Since mid-June 10-year Treasury yields have dropped 85 basis points to 4.32%, yet Wall Street’s borrowing costs are going up, as Bloomberg reported:
Wall Street is getting no benefit from the biggest bond market rally in five years.
Lehman Brothers Holdings Inc. faces higher borrowing costs today than it did in June, even after the steepest quarterly drop in U.S. Treasury yields since 2002 pushed interest rates down for everyone from Procter & Gamble Co. to AT&T Inc. Investors are so leery of Bear Stearns Cos. that its 10-year bonds trade at a discount to Colombia, the South American nation that’s barely investment grade. Goldman Sachs Group Inc. is being punished with a higher yield than Caterpillar Inc., the heavy-equipment maker.
The Big 5 investment banks are now paying 1.80%-2.35% over Treasurys on subordinated 10-year debt:
Goldman Sachs 6.25% senior notes due 9/2017: 6.040%
Morgan Stanley 5.45% senior notes due 1/2017: 5.926%
Goldman Sachs 5.625% subordinated notes due 1/2017: 6.167%
Merrill Lynch 5.7% subordinated notes due 5/2017: 6.110%
Lehman Bros 5.75% subordinated notes due 1/2017: 6.658%
Bear Stearns 5.55% subordinated notes due 1/2017: 6.720%
Higher borrowing costs will take a bite out of profits:
The explosion in credit spreads on Wall Street may take an even heavier toll on profit next year, when the five firms have almost $133 billion of bonds maturing, according to data compiled by Bloomberg. Bond indexes maintained by Merrill show that the cost of refinancing that debt has swelled by about $1.3 billion since the beginning of 2007, excluding the cushioning effect of any interest-rate hedges.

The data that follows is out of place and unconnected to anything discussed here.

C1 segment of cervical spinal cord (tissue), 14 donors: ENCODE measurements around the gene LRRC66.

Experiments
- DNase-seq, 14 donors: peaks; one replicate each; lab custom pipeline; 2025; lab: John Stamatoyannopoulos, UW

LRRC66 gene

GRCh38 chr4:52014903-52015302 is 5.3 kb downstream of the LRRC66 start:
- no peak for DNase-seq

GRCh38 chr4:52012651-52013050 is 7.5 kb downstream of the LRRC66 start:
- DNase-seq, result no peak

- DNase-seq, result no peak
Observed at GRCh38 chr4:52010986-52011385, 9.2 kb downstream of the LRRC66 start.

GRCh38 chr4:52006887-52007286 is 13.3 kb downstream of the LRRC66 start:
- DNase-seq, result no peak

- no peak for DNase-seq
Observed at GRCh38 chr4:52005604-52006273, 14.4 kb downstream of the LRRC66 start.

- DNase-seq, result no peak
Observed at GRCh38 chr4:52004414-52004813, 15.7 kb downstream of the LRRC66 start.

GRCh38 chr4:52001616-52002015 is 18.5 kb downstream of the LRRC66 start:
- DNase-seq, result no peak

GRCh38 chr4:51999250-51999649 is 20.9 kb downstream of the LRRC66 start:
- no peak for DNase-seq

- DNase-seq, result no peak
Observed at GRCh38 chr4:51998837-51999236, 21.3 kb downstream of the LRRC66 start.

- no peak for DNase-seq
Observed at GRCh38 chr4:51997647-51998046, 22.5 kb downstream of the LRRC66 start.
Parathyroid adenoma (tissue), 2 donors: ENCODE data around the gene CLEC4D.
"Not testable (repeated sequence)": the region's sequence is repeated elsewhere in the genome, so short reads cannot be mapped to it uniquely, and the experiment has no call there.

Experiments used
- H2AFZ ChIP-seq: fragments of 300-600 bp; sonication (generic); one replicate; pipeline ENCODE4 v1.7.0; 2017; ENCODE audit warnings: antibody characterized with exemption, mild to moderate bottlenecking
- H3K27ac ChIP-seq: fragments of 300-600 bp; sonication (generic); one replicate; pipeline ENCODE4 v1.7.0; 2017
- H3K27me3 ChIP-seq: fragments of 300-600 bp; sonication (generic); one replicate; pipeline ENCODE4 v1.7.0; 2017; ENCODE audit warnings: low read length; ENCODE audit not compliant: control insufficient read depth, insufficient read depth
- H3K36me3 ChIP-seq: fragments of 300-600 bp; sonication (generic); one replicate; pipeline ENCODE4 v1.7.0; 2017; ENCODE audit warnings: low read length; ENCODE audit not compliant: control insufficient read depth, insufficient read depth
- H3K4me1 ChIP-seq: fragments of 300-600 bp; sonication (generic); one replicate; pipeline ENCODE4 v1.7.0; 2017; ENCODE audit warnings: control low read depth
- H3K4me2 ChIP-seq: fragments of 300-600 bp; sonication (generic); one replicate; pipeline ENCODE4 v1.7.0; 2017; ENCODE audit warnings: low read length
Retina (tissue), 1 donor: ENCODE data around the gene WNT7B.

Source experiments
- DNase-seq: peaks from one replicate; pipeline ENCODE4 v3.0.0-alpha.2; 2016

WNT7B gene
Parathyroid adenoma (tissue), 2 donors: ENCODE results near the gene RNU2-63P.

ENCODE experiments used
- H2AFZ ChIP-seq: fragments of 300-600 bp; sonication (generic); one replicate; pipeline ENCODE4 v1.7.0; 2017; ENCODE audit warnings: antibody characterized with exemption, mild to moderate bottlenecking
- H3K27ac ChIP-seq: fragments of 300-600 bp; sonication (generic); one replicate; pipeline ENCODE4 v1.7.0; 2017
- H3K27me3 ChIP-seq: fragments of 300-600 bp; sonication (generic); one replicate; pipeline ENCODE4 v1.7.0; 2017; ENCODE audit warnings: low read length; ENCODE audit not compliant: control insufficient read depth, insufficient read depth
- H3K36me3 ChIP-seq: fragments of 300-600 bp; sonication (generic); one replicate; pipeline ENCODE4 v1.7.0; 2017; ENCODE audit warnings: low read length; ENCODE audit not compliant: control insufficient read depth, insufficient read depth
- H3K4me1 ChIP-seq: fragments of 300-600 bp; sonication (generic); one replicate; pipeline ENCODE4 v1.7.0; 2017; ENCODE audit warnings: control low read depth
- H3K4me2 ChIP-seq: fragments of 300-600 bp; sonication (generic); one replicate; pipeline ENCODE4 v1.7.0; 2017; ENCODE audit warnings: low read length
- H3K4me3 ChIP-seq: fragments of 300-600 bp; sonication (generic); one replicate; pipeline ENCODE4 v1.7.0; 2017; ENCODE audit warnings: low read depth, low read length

“Any securities firm is an institution that requires access to capital to fund itself,” said Mitch Stapley, who helps manage $12.7 billion at Fifth Third Asset Management in Grand Rapids, Michigan. Wider spreads “will impact their profitability,” he said.
Goldman is the only firm to have distributed its refinancing obligations so there’s no outsized amount of debt coming due in a single year.
Merrill has $42 billion of bonds maturing next year, the most on Wall Street and about 50 percent more than in 2009. Morgan Stanley is next at $34 billion.
$1.3 billion in extra borrowing costs pale next to a combined $30.6 billion in combined net income in 2006. Still, the boom in Wall Street profits appears to be over; net income as recently as 2004 was a more pedestrian $17.2 billion.
As Lloyd Blankfein warned in June, an end to the days of cheap credit wouldn’t be pretty for Wall Street:
Goldman CEO Lloyd Blankfein, who led the firm to a Wall Street record $9.54 billion in earnings last year, said in June that low interest rates and easy credit helped fuel the five-year boom in real estate, LBOs and emerging-market investments. He also warned them what to expect when spreads widen.
You’d see “a lot of that wealth, which was created over the years, unravel very quickly,” he said at a June 27 conference at the New York Stock Exchange. “You wouldn’t enjoy that.”
My comment: The investment banks are caught in a vice – bad bets being exposed, business drying up, lenders getting nervous, and financing costs going up.